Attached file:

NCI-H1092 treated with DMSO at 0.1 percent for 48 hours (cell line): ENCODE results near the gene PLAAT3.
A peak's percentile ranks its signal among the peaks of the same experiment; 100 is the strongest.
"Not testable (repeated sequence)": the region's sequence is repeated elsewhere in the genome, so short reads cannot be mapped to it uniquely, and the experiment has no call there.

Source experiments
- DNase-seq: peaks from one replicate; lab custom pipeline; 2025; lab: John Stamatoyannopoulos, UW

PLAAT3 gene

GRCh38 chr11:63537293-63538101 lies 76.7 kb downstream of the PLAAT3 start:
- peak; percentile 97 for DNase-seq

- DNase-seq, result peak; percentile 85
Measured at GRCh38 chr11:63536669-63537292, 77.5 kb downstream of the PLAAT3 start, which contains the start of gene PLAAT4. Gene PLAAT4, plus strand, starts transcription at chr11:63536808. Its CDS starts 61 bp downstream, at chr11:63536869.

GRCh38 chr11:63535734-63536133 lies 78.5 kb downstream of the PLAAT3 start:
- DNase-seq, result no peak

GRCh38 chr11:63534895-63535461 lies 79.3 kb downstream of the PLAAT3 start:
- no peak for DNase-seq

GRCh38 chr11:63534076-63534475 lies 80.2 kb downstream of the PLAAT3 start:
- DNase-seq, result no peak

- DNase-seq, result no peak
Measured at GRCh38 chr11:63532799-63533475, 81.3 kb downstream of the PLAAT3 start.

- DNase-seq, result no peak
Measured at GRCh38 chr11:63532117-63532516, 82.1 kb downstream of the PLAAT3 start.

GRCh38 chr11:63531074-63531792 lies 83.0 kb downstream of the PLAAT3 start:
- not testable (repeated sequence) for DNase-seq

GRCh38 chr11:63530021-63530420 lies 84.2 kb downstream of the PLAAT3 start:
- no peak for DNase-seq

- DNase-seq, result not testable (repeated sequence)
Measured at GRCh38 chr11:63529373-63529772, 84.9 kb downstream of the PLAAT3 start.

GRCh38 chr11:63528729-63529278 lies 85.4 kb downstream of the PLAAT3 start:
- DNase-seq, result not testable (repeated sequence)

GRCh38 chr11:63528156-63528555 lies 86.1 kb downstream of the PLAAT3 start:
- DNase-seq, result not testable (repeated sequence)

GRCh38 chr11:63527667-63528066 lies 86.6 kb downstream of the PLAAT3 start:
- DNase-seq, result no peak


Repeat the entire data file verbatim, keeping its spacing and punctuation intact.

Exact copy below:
NCI-H1092 treated with DMSO at 0.1 percent for 48 hours (cell line): ENCODE results near the gene PLAAT3.
A peak's percentile ranks its signal among the peaks of the same experiment; 100 is the strongest.
"Not testable (repeated sequence)": the region's sequence is repeated elsewhere in the genome, so short reads cannot be mapped to it uniquely, and the experiment has no call there.

Source experiments
- DNase-seq: peaks from one replicate; lab custom pipeline; 2025; lab: John Stamatoyannopoulos, UW

PLAAT3 gene

GRCh38 chr11:63537293-63538101 lies 76.7 kb downstream of the PLAAT3 start:
- peak; percentile 97 for DNase-seq

- DNase-seq, result peak; percentile 85
Measured at GRCh38 chr11:63536669-63537292, 77.5 kb downstream of the PLAAT3 start, which contains the start of gene PLAAT4. Gene PLAAT4, plus strand, starts transcription at chr11:63536808. Its CDS starts 61 bp downstream, at chr11:63536869.

GRCh38 chr11:63535734-63536133 lies 78.5 kb downstream of the PLAAT3 start:
- DNase-seq, result no peak

GRCh38 chr11:63534895-63535461 lies 79.3 kb downstream of the PLAAT3 start:
- no peak for DNase-seq

GRCh38 chr11:63534076-63534475 lies 80.2 kb downstream of the PLAAT3 start:
- DNase-seq, result no peak

- DNase-seq, result no peak
Measured at GRCh38 chr11:63532799-63533475, 81.3 kb downstream of the PLAAT3 start.

- DNase-seq, result no peak
Measured at GRCh38 chr11:63532117-63532516, 82.1 kb downstream of the PLAAT3 start.

GRCh38 chr11:63531074-63531792 lies 83.0 kb downstream of the PLAAT3 start:
- not testable (repeated sequence) for DNase-seq

GRCh38 chr11:63530021-63530420 lies 84.2 kb downstream of the PLAAT3 start:
- no peak for DNase-seq

- DNase-seq, result not testable (repeated sequence)
Measured at GRCh38 chr11:63529373-63529772, 84.9 kb downstream of the PLAAT3 start.

GRCh38 chr11:63528729-63529278 lies 85.4 kb downstream of the PLAAT3 start:
- DNase-seq, result not testable (repeated sequence)

GRCh38 chr11:63528156-63528555 lies 86.1 kb downstream of the PLAAT3 start:
- DNase-seq, result not testable (repeated sequence)

GRCh38 chr11:63527667-63528066 lies 86.6 kb downstream of the PLAAT3 start:
- DNase-seq, result no peak